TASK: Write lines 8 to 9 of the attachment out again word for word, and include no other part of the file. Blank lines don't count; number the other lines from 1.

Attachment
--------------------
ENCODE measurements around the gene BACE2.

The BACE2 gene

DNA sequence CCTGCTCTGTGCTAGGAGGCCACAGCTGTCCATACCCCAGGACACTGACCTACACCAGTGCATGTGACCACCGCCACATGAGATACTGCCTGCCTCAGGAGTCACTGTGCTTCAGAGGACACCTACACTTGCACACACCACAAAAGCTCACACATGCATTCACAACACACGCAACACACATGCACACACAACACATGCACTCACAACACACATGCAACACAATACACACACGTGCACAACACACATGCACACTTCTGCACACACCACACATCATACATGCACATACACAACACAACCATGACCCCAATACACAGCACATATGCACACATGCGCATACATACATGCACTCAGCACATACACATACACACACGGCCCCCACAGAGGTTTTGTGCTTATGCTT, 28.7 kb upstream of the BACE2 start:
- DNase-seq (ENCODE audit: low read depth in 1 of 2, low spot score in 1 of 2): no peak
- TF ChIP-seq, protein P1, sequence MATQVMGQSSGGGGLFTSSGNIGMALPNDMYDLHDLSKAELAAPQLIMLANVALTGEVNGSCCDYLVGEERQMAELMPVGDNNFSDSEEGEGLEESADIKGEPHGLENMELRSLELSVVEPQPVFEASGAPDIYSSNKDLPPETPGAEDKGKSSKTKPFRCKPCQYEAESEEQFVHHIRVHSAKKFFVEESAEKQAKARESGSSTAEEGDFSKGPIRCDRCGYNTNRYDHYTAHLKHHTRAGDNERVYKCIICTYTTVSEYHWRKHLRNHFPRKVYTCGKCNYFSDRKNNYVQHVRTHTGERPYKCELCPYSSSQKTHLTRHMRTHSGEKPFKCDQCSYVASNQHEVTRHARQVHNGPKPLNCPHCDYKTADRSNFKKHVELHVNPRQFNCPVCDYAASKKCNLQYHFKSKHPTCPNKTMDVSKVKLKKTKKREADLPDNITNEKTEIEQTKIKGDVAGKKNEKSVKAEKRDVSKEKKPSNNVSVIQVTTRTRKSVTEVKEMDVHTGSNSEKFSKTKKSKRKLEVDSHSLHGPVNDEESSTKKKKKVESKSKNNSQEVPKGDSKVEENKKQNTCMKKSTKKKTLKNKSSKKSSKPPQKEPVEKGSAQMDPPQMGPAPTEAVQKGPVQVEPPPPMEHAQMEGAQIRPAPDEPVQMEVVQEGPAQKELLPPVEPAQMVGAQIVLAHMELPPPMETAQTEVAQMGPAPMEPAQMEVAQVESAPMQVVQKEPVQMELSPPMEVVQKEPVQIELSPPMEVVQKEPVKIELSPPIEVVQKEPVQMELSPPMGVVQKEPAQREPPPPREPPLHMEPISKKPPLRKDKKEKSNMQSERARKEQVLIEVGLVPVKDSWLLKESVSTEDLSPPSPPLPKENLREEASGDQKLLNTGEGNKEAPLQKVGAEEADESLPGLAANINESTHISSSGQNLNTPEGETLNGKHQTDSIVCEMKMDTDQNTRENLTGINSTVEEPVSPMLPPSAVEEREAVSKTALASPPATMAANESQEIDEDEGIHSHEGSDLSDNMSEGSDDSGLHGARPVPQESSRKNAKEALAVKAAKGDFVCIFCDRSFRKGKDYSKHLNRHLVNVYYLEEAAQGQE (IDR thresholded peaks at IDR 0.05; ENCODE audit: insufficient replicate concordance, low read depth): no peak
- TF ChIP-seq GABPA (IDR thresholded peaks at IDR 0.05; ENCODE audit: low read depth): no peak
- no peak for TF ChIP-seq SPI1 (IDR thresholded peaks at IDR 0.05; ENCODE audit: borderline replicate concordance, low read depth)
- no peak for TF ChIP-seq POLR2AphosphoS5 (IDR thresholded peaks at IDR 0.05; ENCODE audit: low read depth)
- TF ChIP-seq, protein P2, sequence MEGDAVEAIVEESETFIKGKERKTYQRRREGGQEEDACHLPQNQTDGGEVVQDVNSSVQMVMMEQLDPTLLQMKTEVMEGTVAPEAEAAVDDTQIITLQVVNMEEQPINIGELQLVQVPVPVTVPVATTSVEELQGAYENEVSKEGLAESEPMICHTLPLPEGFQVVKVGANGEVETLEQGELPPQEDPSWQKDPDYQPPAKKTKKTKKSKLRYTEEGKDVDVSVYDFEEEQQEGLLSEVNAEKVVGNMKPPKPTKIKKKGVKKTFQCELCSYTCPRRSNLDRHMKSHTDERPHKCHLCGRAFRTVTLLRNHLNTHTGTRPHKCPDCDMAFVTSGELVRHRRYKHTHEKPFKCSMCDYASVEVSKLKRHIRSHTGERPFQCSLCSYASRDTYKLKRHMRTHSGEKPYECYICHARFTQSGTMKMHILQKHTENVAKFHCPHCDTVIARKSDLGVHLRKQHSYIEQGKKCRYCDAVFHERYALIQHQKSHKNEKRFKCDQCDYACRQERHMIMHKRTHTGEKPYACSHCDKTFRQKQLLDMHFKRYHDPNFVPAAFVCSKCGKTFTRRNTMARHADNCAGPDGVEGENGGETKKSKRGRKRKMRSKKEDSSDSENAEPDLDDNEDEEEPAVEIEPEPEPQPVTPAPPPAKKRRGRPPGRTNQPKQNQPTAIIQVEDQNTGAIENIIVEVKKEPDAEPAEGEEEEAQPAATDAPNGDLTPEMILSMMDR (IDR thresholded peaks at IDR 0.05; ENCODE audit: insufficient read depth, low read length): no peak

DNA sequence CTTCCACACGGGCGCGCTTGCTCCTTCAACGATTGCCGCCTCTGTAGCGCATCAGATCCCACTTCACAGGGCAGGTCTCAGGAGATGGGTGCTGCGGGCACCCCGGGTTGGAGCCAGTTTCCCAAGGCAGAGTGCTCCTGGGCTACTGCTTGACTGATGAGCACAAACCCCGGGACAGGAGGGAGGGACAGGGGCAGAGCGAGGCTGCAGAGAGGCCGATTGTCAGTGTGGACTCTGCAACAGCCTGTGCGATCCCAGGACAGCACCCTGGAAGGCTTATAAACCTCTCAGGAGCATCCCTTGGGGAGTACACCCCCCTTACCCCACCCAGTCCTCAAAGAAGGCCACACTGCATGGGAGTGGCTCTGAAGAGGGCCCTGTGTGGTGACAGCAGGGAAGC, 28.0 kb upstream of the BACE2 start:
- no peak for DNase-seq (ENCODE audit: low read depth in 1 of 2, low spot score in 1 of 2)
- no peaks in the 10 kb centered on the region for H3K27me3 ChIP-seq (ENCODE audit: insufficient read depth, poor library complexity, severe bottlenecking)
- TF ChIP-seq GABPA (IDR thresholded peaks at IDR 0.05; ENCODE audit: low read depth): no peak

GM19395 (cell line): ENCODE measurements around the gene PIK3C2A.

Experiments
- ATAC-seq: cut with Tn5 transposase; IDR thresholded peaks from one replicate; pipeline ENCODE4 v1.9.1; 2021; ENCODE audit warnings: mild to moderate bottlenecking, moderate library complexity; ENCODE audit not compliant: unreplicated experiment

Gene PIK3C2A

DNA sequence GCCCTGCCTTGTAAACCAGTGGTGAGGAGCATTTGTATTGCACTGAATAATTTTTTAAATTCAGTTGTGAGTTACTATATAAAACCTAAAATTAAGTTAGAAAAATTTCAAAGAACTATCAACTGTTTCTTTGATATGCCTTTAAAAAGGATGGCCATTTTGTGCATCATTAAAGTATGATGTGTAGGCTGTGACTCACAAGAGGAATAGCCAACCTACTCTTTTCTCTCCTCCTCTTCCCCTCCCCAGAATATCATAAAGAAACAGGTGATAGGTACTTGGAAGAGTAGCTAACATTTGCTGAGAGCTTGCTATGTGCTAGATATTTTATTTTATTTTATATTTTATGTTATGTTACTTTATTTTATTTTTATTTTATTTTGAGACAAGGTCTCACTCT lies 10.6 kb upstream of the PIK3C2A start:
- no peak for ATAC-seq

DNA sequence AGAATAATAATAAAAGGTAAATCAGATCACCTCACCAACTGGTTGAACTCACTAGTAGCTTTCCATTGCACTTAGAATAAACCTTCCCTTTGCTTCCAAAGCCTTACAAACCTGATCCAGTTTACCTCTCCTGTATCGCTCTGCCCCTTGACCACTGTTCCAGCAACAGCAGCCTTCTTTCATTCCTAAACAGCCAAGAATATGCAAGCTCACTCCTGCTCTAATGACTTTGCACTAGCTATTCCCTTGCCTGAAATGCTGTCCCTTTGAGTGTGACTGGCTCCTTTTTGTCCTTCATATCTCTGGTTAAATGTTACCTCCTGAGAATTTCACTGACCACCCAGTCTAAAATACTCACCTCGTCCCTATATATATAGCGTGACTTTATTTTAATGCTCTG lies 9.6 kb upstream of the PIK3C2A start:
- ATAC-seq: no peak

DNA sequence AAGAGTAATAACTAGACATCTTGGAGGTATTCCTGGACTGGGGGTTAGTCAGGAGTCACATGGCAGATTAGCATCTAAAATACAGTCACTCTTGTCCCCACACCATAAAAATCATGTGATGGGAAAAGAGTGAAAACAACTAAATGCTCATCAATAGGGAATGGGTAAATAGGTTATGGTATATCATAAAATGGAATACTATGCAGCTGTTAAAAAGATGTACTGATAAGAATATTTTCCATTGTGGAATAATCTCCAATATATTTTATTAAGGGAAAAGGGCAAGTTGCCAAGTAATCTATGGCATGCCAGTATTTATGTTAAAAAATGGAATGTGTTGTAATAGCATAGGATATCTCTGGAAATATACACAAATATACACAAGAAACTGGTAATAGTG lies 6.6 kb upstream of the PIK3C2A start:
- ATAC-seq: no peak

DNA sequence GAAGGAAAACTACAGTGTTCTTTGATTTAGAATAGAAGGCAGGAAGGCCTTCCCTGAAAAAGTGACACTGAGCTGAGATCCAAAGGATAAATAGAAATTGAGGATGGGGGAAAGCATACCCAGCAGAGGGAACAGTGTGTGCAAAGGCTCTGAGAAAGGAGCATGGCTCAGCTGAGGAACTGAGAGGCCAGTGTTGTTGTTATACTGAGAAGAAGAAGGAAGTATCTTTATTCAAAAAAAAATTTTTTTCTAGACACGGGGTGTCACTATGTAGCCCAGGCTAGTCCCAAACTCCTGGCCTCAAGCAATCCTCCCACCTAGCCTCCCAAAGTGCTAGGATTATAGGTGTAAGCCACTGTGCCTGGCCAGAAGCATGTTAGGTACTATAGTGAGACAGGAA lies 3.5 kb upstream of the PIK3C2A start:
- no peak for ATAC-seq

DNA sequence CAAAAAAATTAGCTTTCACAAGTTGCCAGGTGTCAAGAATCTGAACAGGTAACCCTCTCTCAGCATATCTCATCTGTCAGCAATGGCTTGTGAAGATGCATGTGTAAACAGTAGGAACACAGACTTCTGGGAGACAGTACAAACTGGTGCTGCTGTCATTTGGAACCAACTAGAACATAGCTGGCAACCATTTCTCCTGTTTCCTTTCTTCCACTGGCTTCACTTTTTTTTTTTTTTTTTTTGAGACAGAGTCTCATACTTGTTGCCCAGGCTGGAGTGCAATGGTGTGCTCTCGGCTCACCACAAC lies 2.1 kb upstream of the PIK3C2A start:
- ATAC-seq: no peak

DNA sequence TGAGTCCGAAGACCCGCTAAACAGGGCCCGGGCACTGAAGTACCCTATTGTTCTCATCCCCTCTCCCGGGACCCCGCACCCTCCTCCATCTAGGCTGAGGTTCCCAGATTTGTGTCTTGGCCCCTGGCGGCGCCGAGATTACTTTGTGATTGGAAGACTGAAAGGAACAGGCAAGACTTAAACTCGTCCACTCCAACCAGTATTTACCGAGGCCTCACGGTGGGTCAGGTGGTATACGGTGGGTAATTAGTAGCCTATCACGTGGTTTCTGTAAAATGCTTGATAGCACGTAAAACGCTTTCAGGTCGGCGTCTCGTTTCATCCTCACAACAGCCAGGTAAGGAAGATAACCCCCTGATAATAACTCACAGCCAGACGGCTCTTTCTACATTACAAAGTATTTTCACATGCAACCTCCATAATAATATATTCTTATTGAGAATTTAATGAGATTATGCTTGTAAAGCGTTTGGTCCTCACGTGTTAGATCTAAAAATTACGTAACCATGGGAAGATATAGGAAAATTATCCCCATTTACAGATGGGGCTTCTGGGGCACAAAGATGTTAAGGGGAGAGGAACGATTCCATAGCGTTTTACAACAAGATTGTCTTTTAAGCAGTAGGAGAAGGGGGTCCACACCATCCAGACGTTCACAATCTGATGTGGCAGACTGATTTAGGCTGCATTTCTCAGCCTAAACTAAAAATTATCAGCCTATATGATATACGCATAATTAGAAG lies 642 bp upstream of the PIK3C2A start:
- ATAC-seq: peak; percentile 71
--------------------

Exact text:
- no peak for TF ChIP-seq POLR2AphosphoS5 (IDR thresholded peaks at IDR 0.05; ENCODE audit: low read depth)
- TF ChIP-seq, protein P2, sequence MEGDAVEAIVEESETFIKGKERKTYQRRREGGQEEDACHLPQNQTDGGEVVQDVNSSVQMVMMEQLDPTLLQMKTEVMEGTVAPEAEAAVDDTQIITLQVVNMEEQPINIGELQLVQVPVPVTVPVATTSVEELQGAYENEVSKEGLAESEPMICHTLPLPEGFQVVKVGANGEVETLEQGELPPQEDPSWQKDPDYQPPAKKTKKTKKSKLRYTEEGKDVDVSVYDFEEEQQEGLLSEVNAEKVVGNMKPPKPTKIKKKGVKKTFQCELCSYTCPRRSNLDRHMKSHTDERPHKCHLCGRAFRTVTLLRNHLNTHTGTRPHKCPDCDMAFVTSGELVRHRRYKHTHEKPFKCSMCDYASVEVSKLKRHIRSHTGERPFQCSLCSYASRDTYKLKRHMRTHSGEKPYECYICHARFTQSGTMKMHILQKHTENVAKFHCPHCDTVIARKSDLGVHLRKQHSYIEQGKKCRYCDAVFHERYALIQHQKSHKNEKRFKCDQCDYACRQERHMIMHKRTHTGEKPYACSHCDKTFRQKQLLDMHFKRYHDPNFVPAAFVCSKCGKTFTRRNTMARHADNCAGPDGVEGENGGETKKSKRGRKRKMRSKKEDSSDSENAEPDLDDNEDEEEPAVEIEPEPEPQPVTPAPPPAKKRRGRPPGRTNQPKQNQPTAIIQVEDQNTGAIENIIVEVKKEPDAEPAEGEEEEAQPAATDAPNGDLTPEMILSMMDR (IDR thresholded peaks at IDR 0.05; ENCODE audit: insufficient read depth, low read length): no peak